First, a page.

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As part of our service at Harris Tate, we produce a range of legal articles that are published in various media, designed to alert our clients to legal developments that may affect them.

Our legal articles are written by lawyers and legal executives and discuss legal aspects relating to industries, businesses and individuals as well as focusing on everyday legal topics of interest.  These articles provide information to help educate our clients on different topics and current events in the law.  They may raise additional questions.  Please do not hesitate to contact us with your questions or to discuss your individual situation in more detail.

The hidden costs of buying investment property

1 January 2016

Purchasing a home, or a rental property for that matter, can often be one of the biggest decisions and investments you'll ever make.

Sadly, this comes with some extra costs that can often surprise investors. Cross leases, valuations, LIM reports, builders reports, drug test reports and rates are all hidden costs needing to be addressed by a prudent purchaser before a ‘sold’ sign can go on the property.

So, it’s a good idea to budget for these ahead of time.

Body Corporates: A Body Corporate relates to a unit title scheme and consists of all the owners of the units acting as a collective to organise and maintain all buildings and other improvements including keeping the common property in a good state of repair.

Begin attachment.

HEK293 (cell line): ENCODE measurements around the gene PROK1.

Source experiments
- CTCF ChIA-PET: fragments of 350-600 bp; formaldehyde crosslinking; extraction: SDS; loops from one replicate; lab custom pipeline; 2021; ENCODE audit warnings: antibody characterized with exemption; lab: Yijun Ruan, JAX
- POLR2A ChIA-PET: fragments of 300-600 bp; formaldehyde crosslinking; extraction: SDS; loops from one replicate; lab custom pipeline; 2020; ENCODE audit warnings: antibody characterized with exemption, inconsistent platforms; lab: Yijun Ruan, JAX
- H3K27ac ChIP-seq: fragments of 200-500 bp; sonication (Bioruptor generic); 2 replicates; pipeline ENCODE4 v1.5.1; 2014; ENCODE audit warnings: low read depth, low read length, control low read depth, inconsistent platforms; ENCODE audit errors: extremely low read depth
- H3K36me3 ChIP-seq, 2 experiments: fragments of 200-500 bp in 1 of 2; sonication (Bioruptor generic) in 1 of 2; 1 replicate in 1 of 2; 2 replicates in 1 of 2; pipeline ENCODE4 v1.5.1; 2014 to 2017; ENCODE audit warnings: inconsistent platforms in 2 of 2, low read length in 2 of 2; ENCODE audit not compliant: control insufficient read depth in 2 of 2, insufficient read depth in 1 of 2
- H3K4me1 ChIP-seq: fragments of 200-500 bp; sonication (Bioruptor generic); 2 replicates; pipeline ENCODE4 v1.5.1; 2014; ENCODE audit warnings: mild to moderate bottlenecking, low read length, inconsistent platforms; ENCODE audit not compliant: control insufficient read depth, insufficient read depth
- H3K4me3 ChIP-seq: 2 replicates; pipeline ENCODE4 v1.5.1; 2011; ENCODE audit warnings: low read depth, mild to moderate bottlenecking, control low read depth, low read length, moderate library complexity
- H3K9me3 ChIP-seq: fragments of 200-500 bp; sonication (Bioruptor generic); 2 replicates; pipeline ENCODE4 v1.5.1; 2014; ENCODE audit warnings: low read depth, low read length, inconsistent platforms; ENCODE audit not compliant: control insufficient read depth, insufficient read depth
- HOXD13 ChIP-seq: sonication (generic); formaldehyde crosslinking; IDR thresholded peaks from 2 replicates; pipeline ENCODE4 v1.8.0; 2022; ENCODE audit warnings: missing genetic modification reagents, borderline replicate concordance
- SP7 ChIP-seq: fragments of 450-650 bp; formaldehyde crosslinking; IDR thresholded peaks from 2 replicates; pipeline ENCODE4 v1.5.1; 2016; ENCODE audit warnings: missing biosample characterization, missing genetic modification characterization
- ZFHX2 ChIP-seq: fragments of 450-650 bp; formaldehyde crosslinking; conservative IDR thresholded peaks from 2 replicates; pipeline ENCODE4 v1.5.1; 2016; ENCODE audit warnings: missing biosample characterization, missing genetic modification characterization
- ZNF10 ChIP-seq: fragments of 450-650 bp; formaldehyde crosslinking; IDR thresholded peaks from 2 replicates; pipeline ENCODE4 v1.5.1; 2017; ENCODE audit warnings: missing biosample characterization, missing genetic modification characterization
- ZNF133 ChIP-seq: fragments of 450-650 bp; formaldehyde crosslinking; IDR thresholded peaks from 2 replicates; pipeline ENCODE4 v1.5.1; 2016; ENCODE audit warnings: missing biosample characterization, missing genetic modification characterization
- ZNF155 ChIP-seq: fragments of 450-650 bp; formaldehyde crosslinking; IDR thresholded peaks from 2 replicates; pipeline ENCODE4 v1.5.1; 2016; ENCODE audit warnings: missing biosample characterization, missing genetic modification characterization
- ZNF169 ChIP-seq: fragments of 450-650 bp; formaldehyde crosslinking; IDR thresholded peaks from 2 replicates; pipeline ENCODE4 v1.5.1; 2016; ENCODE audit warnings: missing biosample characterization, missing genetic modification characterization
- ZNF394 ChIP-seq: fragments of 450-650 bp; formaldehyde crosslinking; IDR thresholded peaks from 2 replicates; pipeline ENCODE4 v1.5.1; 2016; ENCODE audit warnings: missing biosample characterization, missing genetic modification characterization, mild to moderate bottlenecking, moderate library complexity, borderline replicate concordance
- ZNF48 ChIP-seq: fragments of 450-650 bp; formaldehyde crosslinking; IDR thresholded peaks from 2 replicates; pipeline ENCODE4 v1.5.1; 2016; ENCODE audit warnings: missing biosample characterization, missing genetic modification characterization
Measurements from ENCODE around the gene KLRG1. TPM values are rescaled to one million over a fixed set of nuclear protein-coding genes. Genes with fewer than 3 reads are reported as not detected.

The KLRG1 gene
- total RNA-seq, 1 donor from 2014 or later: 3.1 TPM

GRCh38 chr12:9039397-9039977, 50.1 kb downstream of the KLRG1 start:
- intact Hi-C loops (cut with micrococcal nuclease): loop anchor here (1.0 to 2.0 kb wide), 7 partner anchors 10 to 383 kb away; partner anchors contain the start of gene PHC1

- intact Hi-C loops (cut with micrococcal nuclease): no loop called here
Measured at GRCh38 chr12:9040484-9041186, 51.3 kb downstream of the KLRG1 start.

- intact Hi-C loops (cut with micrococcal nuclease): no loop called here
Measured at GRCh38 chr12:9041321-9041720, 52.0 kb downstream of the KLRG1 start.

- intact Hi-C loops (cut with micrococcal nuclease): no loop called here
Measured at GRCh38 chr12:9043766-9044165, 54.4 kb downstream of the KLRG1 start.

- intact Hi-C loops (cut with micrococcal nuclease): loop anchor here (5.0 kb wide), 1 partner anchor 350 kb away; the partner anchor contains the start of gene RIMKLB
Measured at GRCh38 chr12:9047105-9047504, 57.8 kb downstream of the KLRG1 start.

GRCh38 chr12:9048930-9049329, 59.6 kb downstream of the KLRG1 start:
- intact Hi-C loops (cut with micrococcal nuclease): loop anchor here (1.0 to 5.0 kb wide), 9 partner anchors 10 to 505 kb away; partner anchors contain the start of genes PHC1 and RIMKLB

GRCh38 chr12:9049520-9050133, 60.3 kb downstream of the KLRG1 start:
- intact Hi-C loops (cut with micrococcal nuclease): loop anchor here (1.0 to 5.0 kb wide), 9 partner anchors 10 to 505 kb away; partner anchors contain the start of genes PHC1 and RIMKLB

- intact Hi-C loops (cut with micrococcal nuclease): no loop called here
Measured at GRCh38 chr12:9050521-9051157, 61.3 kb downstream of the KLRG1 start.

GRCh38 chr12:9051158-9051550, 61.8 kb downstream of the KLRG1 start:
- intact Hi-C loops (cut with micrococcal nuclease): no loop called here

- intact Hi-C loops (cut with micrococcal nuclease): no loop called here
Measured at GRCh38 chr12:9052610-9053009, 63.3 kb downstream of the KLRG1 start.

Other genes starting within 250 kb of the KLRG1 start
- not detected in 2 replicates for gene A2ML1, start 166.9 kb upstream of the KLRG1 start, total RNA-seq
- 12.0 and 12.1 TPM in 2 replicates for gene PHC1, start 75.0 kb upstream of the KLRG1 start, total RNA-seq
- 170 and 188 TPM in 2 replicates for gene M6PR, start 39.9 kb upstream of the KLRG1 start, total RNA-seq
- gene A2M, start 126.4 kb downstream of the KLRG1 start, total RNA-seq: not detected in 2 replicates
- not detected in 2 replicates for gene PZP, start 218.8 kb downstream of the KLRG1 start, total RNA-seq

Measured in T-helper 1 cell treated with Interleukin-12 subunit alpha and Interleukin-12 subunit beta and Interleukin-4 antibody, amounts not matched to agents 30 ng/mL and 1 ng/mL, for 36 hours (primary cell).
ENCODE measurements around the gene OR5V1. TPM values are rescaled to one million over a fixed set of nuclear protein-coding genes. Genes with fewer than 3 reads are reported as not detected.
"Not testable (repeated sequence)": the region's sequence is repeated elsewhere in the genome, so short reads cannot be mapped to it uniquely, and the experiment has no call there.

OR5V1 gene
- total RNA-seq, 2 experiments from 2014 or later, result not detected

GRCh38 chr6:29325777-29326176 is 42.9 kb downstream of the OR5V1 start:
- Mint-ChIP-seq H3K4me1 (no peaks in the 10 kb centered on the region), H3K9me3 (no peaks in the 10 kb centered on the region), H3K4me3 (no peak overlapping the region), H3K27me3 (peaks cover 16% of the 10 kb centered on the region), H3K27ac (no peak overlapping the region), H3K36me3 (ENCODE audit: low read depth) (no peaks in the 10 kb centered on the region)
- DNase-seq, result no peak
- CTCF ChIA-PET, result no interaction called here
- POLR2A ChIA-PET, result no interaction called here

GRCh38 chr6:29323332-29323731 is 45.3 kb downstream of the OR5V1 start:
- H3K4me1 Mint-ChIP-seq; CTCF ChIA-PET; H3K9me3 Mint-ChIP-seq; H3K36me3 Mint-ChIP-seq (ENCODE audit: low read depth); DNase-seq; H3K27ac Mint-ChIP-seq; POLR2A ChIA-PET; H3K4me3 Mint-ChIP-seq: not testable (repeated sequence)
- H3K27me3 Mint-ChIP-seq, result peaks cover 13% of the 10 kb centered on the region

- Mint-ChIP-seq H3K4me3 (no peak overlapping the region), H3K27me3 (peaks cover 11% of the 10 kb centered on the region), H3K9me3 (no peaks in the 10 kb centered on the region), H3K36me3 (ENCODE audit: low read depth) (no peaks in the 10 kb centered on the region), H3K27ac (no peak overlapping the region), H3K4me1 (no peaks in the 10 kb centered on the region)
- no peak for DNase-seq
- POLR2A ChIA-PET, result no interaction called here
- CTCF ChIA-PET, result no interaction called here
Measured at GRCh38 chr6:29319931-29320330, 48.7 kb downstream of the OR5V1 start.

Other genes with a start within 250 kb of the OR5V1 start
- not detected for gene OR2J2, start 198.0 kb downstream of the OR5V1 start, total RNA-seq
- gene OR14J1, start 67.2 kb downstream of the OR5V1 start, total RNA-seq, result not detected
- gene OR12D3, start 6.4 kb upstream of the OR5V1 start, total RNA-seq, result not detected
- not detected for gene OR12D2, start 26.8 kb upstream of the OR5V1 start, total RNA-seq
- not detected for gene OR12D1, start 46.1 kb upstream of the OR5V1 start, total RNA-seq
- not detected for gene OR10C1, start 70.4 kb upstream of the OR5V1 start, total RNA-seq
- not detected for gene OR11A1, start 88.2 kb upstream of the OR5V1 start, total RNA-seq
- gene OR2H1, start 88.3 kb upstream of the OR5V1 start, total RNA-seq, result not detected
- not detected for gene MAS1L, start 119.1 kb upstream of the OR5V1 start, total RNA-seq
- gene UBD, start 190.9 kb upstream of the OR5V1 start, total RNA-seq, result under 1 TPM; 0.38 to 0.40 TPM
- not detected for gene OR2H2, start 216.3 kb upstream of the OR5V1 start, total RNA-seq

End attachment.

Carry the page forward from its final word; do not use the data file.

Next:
The Body Corporate has rules and duties which are based on the Unit Titles Act 2010 but can vary with each body corporate.

Often a Body Corporate will have a paid for Body Corporate Secretary. The extra cost of which needs to be factored in as an ongoing cost.

Building Report: A building report is highly recommended as it pays to know about the condition of the house. But you need to ensure you use a reputable company who use a licenced building practitioner as a poor-quality inspection report can be just as costly as not obtaining one at all.

You should also check with your bank first as the banks sometimes require specific inspectors to carry out building reports especially if they could have “weathertight” issues.

Cross leases: Cross-leasing was one of the most common ways that a property could be subdivided when the property did not meet the minimum area required for a fee simple subdivision.

New cross-leases are now rare.

Cross lease title is ownership of a share in the land, and the specific use of an area of the land which is called an “exclusive use area”. This is recorded in the lease registered over the title. Some older forms of cross lease had no exclusive use area defined.

When purchasing a cross lease title, in addition to checking the lease itself you need to check the flats plan attached to the certificate of title to ensure there have been no alterations or additions that are not shown on the flats plan. If there have been additions or alterations the title is “defective” and could be costly to rectify.

Covenants: The most common covenant in modern subdivisions is a Land Covenant which is registered by a person who undertook the subdivision to ensure that any buildings on the property meet a certain standard. It can dictate the type of house that can be built, the size of house and even the materials to be used. It can also restrict the use of the dwelling, for example you may not be able to run your business from home.